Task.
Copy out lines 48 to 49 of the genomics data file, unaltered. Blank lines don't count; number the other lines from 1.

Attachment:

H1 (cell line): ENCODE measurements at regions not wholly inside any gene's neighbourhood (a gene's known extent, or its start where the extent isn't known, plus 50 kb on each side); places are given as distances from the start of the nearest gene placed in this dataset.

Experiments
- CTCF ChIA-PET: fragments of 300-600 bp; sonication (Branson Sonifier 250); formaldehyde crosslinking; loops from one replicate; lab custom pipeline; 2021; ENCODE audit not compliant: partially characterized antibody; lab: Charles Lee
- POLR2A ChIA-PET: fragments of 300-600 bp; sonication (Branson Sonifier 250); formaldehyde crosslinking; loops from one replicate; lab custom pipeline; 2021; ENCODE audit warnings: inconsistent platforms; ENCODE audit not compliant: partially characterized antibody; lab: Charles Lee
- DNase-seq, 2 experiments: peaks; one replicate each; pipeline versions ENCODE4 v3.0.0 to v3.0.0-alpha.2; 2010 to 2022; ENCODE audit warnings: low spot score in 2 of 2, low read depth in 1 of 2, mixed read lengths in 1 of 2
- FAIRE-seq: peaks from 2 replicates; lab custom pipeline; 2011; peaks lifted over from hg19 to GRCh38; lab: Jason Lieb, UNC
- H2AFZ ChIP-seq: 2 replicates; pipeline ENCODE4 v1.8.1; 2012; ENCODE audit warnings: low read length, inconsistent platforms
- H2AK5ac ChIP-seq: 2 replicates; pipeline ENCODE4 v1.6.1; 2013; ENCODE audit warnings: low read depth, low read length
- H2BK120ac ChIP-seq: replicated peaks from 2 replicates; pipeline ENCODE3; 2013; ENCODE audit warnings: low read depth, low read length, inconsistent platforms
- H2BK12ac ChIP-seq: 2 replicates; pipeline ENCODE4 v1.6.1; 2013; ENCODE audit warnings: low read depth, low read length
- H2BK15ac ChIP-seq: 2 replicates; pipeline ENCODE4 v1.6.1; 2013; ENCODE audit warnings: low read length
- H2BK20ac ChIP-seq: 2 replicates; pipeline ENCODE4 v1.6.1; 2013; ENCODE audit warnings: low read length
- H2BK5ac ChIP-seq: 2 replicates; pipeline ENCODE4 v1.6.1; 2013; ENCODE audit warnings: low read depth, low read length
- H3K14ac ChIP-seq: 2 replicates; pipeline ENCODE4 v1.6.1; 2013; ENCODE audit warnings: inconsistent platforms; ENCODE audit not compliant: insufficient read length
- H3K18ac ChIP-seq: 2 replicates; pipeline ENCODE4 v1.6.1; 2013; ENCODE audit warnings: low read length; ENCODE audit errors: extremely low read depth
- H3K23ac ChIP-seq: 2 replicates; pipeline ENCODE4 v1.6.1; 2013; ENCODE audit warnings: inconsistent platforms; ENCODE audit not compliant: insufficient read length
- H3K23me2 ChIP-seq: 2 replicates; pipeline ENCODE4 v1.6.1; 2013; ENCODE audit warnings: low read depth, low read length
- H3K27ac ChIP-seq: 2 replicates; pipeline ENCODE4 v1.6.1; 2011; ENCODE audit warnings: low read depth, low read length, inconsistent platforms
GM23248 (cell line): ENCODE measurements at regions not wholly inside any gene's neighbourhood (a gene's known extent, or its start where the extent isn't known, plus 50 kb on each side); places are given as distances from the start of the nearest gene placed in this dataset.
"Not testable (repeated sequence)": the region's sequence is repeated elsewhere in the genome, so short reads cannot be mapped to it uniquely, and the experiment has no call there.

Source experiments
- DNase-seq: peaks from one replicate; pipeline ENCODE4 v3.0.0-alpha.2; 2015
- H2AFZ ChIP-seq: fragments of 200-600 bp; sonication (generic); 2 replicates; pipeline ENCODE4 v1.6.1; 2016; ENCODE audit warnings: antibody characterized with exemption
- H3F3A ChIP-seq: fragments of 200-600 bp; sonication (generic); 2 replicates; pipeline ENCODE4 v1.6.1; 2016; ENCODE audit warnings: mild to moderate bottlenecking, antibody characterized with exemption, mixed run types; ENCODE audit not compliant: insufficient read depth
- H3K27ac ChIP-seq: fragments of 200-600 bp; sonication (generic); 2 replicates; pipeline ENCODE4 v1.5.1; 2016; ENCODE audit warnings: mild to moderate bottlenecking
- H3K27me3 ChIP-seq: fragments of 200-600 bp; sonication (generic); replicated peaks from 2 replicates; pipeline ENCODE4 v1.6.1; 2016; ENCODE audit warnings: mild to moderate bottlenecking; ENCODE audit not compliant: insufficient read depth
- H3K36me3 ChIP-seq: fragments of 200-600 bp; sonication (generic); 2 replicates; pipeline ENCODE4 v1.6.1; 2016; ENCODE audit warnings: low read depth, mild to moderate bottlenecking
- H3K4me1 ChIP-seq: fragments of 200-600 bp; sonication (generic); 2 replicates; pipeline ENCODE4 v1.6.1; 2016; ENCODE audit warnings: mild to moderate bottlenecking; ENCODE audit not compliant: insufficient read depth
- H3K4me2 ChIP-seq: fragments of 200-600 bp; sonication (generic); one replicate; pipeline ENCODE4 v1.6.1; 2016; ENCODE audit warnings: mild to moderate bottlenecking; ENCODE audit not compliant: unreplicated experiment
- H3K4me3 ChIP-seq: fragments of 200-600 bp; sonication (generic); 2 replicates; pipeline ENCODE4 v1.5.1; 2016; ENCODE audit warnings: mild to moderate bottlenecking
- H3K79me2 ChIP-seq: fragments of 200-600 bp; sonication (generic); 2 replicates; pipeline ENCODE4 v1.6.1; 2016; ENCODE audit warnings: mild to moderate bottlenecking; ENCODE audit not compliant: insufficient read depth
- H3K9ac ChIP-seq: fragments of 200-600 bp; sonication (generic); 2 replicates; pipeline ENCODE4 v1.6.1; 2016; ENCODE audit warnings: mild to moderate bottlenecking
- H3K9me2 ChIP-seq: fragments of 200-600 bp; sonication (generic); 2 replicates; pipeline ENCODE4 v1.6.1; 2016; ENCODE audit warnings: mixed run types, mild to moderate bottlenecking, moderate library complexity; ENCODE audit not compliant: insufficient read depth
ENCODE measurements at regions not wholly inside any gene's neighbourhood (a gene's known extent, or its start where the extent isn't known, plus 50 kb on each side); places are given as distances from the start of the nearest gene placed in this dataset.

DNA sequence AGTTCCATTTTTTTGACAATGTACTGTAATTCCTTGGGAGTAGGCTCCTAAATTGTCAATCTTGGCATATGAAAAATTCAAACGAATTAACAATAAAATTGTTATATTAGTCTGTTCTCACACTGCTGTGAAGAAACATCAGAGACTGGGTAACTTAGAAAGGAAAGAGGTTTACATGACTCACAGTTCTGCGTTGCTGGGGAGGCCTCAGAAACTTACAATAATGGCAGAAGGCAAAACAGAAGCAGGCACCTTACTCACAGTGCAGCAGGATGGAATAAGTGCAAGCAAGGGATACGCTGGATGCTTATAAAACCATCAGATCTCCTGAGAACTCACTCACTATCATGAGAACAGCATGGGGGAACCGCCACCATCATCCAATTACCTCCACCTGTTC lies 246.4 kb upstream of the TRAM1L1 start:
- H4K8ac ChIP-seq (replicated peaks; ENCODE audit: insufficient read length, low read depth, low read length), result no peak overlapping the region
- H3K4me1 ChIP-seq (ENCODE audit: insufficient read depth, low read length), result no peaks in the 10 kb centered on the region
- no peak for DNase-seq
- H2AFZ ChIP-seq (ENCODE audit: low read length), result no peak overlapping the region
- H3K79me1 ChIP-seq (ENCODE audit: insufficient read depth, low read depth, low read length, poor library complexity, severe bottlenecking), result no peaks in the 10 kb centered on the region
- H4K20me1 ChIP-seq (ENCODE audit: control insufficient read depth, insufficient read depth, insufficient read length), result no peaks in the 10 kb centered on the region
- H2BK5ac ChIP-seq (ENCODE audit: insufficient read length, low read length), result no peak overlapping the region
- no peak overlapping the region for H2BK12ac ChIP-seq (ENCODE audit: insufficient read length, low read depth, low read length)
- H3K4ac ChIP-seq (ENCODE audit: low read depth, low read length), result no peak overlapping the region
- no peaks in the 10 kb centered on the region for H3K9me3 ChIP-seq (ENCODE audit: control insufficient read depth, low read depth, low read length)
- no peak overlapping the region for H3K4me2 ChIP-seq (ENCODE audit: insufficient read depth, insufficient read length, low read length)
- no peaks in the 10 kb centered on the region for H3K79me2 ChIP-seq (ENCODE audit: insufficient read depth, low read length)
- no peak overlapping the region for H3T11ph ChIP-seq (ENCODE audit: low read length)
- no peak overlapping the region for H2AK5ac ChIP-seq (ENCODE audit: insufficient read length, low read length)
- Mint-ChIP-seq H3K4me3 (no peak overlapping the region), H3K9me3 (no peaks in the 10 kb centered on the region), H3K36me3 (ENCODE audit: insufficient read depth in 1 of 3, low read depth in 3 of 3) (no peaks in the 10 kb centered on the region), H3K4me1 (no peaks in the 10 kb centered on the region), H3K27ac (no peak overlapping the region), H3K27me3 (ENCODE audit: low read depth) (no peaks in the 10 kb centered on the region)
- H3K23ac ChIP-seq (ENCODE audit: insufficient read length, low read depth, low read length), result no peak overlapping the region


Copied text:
- no peak overlapping the region for H3T11ph ChIP-seq (ENCODE audit: low read length)
- no peak overlapping the region for H2AK5ac ChIP-seq (ENCODE audit: insufficient read length, low read length)